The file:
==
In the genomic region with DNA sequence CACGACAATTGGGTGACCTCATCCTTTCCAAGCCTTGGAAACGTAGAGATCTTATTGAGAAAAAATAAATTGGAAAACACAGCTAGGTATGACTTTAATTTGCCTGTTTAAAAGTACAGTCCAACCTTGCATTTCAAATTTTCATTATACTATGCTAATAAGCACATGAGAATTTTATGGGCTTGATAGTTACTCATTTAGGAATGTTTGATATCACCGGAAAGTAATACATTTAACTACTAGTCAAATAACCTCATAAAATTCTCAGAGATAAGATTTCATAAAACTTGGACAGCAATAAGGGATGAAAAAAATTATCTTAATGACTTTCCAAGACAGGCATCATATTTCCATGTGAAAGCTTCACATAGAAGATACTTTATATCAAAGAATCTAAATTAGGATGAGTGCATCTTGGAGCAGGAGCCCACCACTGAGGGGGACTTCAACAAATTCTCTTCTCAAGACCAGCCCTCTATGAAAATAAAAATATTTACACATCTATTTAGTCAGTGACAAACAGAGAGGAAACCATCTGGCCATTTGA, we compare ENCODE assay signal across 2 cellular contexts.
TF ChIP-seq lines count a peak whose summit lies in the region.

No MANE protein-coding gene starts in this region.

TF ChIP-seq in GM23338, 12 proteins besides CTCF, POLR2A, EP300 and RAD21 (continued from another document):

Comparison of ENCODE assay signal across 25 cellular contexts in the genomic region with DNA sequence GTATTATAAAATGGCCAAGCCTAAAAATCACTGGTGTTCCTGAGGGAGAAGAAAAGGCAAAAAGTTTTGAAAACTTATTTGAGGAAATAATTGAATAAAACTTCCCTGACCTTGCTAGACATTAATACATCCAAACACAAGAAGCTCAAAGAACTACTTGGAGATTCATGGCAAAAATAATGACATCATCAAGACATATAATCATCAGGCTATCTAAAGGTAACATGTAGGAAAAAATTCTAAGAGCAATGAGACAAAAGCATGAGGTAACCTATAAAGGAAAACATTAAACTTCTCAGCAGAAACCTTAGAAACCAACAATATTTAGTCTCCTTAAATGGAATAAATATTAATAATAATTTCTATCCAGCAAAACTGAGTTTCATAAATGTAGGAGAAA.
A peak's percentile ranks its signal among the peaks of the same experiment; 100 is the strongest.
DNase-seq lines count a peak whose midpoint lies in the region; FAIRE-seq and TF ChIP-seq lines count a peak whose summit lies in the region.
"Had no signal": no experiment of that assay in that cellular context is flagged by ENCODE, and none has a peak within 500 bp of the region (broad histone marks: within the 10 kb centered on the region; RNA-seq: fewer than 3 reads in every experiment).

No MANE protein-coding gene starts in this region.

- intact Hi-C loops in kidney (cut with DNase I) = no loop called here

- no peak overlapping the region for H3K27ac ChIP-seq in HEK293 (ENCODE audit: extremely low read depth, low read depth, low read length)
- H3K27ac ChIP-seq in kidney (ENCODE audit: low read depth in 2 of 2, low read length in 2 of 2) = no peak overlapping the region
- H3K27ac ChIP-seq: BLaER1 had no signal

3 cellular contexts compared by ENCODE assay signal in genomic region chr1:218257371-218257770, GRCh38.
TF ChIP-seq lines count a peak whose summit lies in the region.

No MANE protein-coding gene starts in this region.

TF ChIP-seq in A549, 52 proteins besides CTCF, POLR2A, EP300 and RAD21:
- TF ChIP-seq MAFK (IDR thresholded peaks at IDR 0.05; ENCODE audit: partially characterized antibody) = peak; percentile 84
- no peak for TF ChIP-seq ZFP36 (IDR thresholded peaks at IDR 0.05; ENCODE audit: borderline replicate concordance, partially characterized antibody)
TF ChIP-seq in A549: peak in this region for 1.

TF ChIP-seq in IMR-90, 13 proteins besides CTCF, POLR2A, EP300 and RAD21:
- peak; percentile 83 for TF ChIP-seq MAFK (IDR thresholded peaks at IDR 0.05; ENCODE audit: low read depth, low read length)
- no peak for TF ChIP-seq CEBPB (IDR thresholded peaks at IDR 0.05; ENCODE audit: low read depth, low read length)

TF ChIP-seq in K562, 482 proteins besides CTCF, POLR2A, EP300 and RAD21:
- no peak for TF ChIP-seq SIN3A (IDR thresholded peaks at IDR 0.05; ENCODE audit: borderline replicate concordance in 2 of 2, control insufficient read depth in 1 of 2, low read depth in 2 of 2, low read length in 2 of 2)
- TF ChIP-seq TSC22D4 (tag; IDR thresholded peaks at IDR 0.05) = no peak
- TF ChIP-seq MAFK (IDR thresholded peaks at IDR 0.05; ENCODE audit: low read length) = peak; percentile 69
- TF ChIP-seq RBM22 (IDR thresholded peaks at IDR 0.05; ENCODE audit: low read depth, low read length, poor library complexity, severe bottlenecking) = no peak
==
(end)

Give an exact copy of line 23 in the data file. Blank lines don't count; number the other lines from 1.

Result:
- no peak for TF ChIP-seq CEBPB (IDR thresholded peaks at IDR 0.05; ENCODE audit: low read depth, low read length)